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What Is My Clan?: A Study of Scottish Clans, Their Septs, and the Various Spellings Paperback – February 14, 2018

by David W. McIntosh (Author)

Can be found on Amazon

I started writing this book in an effort to be as accurate as possible regarding the clans, their septs, and spelling variations. As a convener for my clan, it has been frustrating to rely on books written to sell tartan or to be all inclusive. This book has been written to identify the septs and spelling variations for Scottish clans. It is not intended to be a guide for tartans.

I have written this book after talking to as many Chiefs in Scotland as I could reach. If the chiefs were unavailable, I relied on the Scotland-based websites for the clans. For clans without a Scotland-based site, I relied on other UK websites. As a last resort, I contacted US based Societies or their leadership. Some names have been removed from the various lists in the effort to be accurate.

There are many clan/house groups, both Highland and Lowland, that have a differing list of names between the Scotland Chiefs or Societies and the US Societies. In some cases, US Clans or Houses may not be happy with the lists of their septs and spelling variations. Many US Societies have added more names to bolster membership and to be all inclusive.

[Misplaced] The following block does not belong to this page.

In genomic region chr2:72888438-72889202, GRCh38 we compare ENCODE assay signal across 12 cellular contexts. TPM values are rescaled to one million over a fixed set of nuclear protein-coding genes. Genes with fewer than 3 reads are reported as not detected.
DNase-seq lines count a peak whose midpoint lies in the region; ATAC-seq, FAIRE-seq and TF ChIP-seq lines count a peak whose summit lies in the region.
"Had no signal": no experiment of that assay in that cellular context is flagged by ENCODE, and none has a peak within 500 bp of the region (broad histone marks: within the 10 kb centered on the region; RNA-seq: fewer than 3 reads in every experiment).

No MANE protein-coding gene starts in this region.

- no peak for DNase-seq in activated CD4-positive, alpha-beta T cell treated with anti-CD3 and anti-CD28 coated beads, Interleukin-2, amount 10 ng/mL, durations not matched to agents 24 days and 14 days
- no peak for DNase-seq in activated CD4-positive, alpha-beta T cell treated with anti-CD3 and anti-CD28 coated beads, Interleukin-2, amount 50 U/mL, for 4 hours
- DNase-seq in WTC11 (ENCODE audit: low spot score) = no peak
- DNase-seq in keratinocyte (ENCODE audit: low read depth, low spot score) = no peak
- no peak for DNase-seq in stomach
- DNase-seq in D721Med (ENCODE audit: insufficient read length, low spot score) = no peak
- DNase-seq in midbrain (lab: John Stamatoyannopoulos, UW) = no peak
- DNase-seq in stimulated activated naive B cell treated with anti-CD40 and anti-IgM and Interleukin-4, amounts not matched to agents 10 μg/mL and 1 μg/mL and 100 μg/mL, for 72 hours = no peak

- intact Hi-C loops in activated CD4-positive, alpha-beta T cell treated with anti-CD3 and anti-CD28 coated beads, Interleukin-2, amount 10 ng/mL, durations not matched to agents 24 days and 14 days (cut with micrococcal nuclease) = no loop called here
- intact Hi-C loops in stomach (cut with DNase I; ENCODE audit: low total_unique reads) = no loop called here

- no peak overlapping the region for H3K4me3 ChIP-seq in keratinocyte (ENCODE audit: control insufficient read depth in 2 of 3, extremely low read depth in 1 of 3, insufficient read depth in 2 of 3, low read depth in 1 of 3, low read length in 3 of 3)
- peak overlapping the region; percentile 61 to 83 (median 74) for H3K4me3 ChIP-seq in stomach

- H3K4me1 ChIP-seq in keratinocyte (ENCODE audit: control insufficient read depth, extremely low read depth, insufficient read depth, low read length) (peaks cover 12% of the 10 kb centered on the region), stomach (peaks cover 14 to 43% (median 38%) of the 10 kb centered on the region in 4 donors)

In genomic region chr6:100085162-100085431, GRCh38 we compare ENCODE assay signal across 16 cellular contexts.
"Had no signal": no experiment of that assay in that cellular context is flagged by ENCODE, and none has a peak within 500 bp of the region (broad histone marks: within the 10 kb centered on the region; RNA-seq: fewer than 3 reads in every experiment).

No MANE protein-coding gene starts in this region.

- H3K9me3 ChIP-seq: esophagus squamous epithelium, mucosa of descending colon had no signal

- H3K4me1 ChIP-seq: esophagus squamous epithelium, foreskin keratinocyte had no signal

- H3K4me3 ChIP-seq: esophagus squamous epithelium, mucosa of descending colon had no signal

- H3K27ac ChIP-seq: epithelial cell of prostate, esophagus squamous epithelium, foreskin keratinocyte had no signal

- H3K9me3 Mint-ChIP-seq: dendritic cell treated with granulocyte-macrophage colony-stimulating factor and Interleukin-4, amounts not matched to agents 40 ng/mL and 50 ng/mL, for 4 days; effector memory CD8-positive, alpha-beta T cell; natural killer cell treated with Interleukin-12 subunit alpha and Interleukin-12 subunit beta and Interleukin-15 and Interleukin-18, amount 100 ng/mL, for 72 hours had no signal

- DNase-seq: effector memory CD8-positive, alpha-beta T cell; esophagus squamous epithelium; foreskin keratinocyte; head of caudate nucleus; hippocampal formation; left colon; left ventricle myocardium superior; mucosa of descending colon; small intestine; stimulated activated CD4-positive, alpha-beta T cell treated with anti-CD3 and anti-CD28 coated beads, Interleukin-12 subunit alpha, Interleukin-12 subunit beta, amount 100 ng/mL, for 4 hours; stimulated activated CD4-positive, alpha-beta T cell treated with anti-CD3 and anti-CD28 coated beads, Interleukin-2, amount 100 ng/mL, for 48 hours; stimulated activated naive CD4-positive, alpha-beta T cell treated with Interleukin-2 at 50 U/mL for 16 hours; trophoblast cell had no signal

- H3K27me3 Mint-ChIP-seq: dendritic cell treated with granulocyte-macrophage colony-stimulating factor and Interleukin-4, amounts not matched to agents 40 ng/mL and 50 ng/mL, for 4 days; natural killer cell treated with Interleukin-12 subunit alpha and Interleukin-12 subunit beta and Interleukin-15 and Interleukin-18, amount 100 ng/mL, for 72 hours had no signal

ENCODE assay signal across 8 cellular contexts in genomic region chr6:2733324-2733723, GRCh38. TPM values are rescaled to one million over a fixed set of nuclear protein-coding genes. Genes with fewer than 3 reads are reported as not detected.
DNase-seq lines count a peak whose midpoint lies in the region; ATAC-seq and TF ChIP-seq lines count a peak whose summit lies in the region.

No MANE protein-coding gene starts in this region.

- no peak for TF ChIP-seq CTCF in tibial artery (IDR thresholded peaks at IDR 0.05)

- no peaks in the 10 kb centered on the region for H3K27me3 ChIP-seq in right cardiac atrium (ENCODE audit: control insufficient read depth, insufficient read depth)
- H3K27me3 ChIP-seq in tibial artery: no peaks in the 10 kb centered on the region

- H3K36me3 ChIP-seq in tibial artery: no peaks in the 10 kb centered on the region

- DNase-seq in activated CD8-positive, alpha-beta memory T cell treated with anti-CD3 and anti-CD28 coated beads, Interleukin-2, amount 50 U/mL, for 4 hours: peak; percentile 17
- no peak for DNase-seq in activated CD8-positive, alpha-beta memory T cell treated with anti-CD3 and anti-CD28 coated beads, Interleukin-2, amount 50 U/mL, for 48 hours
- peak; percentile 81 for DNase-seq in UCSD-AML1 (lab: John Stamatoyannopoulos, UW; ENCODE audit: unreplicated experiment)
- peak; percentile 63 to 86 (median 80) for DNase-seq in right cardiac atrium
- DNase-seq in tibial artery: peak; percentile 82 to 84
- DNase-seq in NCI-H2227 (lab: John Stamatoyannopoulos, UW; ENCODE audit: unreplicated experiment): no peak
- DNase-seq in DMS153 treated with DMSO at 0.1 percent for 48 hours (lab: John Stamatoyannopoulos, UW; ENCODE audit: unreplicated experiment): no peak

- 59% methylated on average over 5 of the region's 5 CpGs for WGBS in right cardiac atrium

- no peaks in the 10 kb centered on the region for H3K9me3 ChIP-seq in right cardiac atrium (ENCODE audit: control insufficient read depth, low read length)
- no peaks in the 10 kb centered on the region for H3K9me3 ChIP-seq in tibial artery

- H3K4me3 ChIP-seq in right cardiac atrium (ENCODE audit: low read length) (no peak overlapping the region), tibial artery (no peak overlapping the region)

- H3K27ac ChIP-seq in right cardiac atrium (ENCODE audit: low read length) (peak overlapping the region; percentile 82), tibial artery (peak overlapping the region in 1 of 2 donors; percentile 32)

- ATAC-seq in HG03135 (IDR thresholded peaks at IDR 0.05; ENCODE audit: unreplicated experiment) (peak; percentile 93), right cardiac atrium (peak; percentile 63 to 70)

This book does not include the cadet clans and their septs as part of the parent clan. Cadet clans were those that were started by a second son. In the case of these clans, they are listed as their own entity, septs and spellings. It should be noted that many Highland Clans were known to have both spelling variations and septs. Lowland Houses, on the other hand, only had spelling variations-despite what may be argued. Also, for a clan that has a Gaelic name and an English name, both were shown with their spellings. Clan (House) Hay is a notable exception, where they are a clan of five joined houses that have several septs. Most Lowland family groups were known as Houses, as well as Highland groups not of Gaelic descent. More recently, some have started to refer to themselves as Clans. There is also conjecture as to if there were ever really any septs for clans at all. Some historians believe that septs were a byproduct of the Victorian Age. However, some family names have been associated with a clan well before that Age. It is my hope that this book will help other conveners be as accurate as they can be in their duties to their clans.